The Sue Gray report will hopefully highlight the importance of fostering a healthy company culture, and inspire HR professionals to take a lead in doing so, argues David Liddle. 

As someone who has worked with workplace conflict and cultural transformation for more than 30 years, the long-awaited Sue Gray report and subsequent Metropolitan Police enquiry, detailing the broken culture at Downing Street, is all too familiar.

How could a culture be allowed to develop and flourish where the Prime Minister, his wife and the Chancellor of the Exchequer thought it was acceptable to break the rules they had set?  Where the Civil Service Ethics Chief, Helen MacNamara, thought it would be fine to let her karaoke machine be used in what has been described as a ‘raucous’ party in June 2020 during the national pandemic lockdown?   Equally, why were those who spoke-up ignored?


Company culture 

It’s likely that the recent fines levelled by the Metropolitan Police for breaking lockdown rules are just the beginning, with Boris Johnson still awaiting the verdicts of investigations into other ‘gatherings’, so it’s clear these events were not ‘one offs’ but evidence of a deeper cultural issue.

At TCM we are often asked to undertake similar enquiries and observe that that unhealthy, unsafe organisational cultures are widespread. Such cultures are characterised by lack of accountability within fragmented, complex management structures coupled with an inability for staff to speak out against wrongdoing for fear of retribution.

Sadly, lessons are rarely learned from these kinds of public enquiries. There tends to be an outraged cry for a pound of flesh: heads roll, but nothing actually changes. However, I would argue that the Sue Gray report is the perfect trigger to change the way we think about culture and transform our organisations into ones which put their people, purpose and values first. In particular, it is a prime moment for HR to take the driving seat in this shift.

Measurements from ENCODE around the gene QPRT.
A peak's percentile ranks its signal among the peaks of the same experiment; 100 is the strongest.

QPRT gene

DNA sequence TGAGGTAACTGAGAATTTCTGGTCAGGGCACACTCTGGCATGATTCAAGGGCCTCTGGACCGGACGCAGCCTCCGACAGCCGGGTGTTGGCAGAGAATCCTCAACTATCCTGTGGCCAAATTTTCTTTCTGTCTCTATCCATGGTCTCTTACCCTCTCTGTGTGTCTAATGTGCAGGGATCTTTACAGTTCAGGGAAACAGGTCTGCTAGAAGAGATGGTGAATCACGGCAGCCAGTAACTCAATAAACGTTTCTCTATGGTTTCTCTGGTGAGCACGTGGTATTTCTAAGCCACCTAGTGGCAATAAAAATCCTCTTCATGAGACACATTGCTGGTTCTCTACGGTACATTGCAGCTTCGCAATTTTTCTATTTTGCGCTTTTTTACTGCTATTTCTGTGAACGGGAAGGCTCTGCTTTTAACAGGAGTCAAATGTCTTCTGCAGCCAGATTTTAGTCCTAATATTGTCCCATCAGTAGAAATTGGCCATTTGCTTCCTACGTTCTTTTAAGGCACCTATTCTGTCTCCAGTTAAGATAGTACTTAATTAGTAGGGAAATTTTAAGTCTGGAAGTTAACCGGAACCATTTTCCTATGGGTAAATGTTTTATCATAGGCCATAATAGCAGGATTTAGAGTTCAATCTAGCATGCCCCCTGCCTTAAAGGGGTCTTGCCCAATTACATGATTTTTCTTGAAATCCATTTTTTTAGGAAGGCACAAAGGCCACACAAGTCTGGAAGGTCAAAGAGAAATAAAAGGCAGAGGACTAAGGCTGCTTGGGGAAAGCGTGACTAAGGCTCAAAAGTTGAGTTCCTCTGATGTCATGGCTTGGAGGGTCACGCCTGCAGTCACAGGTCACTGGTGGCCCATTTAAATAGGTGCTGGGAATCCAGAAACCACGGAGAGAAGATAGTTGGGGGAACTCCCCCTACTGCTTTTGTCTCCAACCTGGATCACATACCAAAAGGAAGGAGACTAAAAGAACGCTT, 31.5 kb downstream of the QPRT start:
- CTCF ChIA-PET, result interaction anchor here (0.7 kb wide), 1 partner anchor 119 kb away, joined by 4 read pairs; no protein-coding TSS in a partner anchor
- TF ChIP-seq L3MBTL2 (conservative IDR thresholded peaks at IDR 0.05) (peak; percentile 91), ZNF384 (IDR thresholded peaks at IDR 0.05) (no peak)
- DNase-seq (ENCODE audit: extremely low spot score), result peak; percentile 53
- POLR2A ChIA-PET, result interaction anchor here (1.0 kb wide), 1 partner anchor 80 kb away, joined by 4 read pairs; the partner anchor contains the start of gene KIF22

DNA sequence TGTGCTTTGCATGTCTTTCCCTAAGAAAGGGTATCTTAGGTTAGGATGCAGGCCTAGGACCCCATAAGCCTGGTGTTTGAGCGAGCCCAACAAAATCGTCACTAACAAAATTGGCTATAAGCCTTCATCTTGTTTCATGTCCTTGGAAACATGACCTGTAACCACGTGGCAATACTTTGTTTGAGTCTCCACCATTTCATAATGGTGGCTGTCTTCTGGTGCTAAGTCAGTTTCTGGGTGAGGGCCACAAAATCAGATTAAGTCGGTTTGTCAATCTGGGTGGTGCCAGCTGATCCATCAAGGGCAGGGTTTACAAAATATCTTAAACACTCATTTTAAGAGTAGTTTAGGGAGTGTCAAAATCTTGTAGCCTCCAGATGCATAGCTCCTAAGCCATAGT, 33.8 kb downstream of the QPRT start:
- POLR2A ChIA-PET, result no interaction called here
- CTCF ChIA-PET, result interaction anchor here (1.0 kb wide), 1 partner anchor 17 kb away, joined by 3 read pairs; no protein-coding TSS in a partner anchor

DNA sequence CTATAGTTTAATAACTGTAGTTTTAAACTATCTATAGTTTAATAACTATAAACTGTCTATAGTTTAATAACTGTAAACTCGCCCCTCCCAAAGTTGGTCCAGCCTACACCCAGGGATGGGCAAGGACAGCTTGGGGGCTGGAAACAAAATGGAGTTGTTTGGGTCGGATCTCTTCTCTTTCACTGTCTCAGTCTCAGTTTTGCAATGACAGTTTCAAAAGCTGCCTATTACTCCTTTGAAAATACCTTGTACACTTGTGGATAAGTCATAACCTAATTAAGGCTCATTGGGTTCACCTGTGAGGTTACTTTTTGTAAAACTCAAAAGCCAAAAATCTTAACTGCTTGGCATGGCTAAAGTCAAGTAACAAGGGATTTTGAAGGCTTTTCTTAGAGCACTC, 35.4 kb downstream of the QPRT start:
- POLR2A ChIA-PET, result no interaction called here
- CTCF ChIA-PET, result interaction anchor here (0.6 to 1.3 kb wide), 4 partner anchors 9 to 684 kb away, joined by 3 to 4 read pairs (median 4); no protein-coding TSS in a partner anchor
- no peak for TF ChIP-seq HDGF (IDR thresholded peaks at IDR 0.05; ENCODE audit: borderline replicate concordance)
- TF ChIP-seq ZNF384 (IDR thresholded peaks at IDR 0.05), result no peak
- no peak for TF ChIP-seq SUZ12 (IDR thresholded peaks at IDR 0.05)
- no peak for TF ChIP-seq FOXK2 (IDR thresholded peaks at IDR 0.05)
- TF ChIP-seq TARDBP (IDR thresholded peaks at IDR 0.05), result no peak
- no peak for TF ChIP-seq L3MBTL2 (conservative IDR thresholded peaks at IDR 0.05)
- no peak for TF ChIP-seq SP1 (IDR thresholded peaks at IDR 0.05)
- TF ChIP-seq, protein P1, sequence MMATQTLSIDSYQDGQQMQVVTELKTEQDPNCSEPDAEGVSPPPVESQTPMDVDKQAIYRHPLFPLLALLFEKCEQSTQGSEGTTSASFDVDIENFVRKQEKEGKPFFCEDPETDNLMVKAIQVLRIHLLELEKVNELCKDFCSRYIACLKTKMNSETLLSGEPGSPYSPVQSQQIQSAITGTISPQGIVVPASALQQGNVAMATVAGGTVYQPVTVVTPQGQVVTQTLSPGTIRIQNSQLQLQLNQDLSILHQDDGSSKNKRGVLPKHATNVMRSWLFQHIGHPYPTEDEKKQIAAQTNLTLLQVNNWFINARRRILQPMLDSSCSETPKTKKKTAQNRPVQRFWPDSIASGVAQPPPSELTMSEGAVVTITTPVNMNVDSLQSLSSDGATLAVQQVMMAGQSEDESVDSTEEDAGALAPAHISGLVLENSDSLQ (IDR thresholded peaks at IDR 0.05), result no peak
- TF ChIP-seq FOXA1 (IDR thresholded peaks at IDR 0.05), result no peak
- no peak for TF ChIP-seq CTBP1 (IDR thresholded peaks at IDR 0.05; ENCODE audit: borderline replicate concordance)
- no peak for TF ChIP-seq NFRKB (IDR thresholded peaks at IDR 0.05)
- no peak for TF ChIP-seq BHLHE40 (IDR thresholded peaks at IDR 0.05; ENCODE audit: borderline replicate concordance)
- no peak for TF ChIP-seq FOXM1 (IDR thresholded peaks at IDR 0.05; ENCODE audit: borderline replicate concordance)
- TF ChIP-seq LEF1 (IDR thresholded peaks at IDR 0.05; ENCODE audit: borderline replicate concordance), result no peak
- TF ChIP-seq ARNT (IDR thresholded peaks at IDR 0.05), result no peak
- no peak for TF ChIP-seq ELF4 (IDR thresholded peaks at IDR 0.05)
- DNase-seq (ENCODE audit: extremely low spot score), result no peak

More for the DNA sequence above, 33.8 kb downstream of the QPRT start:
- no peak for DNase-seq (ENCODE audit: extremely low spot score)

The lessons that can be learnt

So how do we genuinely learn lessons and respond? Firstly, as with any major life change or tackling an addiction, acceptance of the problem is crucial. In this case the Sue Gray report provides a basis for acceptance of a deep-rooted problem that appears to have existed and got gradually worse for years.

Secondly, there must be an understanding and restating of the universal principles of an effective workspace: trust, mutual respect, a keen sense of common purpose, inclusivity and psychological safety. These aren’t just moral and ethical principles but also factors which enable high performance. At the heart of this is justice: how we perceive, how we receive and how we deliver justice. The traditional justice model of blame, shame and punish is outdated and outmoded. Organisations need to reframe their justice systems to become more person-centred, fairer, and more effective. Transformative Justice blends restorative justice with procedural justice to create a powerful and highly effective justice model for the modern workplace

Thirdly, managers and employees must state and restate these principles, reflecting deeply on how they can align their own behaviours, to create a transformational workplace. The most challenging aspect is how to respond when these behaviours are misaligned – as in the case of Downing Street. Staff holding functions during lockdown and alcohol abuse in the workplace certainly do not talk to the aforementioned principles.


Culture transformation

This is where our organisations have a choice: do we rely on retributive and adversarial systems to change behaviours, or do we create a new paradigm whereby we empower managers to resolve issues in a restorative way, using proven methods such as positive psychology, principled negotiation and nudge theory? At TCM we work with organisations to establish a Resolution Centre in the workplace -a cross functional group including HR, employee reps, senior leaders and unions, who can propel resolution within the workplace – providing a legally compliant and overarching Resolution Framework for resolving concerns, complaints and conflicts at work.

Crucially, culture transformation is a shared responsibility which involves everybody. Everyone is part of the problem but also part of the solution. You cannot simply sack a leader or punish your way out of a crisis – that system has been in place for centuries and it has never delivered. Senior leaders such as Boris Johnson are a symptom, as much as they are a cause, of the problem.

My hope is that the Sue Gray report will not only shine a spotlight on the perils of unhealthy company cultures, but also inspire HR professionals and leaders to take the lead in transforming these systems which are unfit for purpose. In this way, HR professionals can become custodians of the way in which organisations treat their people, ensure justice, champion inclusivity, enable sustainability and drive performance through building a climate of trust.


David Liddle is CEO of culture change consultancy The TCM Group, author of Transformational Culture and president of think tank The Institute of Organisational Dynamics.